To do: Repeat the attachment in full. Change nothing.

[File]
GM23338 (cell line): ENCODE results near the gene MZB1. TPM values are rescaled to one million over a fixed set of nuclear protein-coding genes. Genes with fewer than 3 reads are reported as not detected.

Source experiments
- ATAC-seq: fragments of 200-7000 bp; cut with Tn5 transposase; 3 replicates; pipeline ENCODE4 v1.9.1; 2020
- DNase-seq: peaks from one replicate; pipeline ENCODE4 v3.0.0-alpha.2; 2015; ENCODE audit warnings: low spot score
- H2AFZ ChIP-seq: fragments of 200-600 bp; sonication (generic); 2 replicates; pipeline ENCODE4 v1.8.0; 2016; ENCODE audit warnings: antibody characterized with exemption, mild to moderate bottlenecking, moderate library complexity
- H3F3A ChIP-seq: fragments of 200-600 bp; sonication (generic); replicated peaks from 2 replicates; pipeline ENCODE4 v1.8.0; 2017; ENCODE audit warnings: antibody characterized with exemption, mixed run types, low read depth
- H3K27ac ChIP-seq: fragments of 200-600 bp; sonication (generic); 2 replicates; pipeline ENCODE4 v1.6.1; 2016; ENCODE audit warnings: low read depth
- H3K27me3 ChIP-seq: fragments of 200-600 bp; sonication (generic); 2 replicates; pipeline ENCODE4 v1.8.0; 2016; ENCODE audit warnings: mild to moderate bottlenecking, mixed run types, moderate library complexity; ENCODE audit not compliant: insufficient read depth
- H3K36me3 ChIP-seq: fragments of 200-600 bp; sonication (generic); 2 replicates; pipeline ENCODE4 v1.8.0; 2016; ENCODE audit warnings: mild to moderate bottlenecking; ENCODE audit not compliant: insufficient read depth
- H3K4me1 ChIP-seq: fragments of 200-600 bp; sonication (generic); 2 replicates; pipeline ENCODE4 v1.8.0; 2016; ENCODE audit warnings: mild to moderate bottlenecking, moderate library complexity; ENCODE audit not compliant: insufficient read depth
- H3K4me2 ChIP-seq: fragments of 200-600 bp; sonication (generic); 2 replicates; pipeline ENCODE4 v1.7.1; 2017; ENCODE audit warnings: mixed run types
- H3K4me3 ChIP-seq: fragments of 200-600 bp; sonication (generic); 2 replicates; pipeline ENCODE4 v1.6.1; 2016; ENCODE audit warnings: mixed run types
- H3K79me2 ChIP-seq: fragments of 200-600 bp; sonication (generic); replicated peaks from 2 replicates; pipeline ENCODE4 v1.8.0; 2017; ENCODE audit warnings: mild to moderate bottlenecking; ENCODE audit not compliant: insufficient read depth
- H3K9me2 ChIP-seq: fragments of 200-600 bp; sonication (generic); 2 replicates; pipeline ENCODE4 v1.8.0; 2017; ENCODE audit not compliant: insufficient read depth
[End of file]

GM23338 (cell line): ENCODE results near the gene MZB1. TPM values are rescaled to one million over a fixed set of nuclear protein-coding genes. Genes with fewer than 3 reads are reported as not detected.

Source experiments
- ATAC-seq: fragments of 200-7000 bp; cut with Tn5 transposase; 3 replicates; pipeline ENCODE4 v1.9.1; 2020
- DNase-seq: peaks from one replicate; pipeline ENCODE4 v3.0.0-alpha.2; 2015; ENCODE audit warnings: low spot score
- H2AFZ ChIP-seq: fragments of 200-600 bp; sonication (generic); 2 replicates; pipeline ENCODE4 v1.8.0; 2016; ENCODE audit warnings: antibody characterized with exemption, mild to moderate bottlenecking, moderate library complexity
- H3F3A ChIP-seq: fragments of 200-600 bp; sonication (generic); replicated peaks from 2 replicates; pipeline ENCODE4 v1.8.0; 2017; ENCODE audit warnings: antibody characterized with exemption, mixed run types, low read depth
- H3K27ac ChIP-seq: fragments of 200-600 bp; sonication (generic); 2 replicates; pipeline ENCODE4 v1.6.1; 2016; ENCODE audit warnings: low read depth
- H3K27me3 ChIP-seq: fragments of 200-600 bp; sonication (generic); 2 replicates; pipeline ENCODE4 v1.8.0; 2016; ENCODE audit warnings: mild to moderate bottlenecking, mixed run types, moderate library complexity; ENCODE audit not compliant: insufficient read depth
- H3K36me3 ChIP-seq: fragments of 200-600 bp; sonication (generic); 2 replicates; pipeline ENCODE4 v1.8.0; 2016; ENCODE audit warnings: mild to moderate bottlenecking; ENCODE audit not compliant: insufficient read depth
- H3K4me1 ChIP-seq: fragments of 200-600 bp; sonication (generic); 2 replicates; pipeline ENCODE4 v1.8.0; 2016; ENCODE audit warnings: mild to moderate bottlenecking, moderate library complexity; ENCODE audit not compliant: insufficient read depth
- H3K4me2 ChIP-seq: fragments of 200-600 bp; sonication (generic); 2 replicates; pipeline ENCODE4 v1.7.1; 2017; ENCODE audit warnings: mixed run types
- H3K4me3 ChIP-seq: fragments of 200-600 bp; sonication (generic); 2 replicates; pipeline ENCODE4 v1.6.1; 2016; ENCODE audit warnings: mixed run types
- H3K79me2 ChIP-seq: fragments of 200-600 bp; sonication (generic); replicated peaks from 2 replicates; pipeline ENCODE4 v1.8.0; 2017; ENCODE audit warnings: mild to moderate bottlenecking; ENCODE audit not compliant: insufficient read depth
- H3K9me2 ChIP-seq: fragments of 200-600 bp; sonication (generic); 2 replicates; pipeline ENCODE4 v1.8.0; 2017; ENCODE audit not compliant: insufficient read depth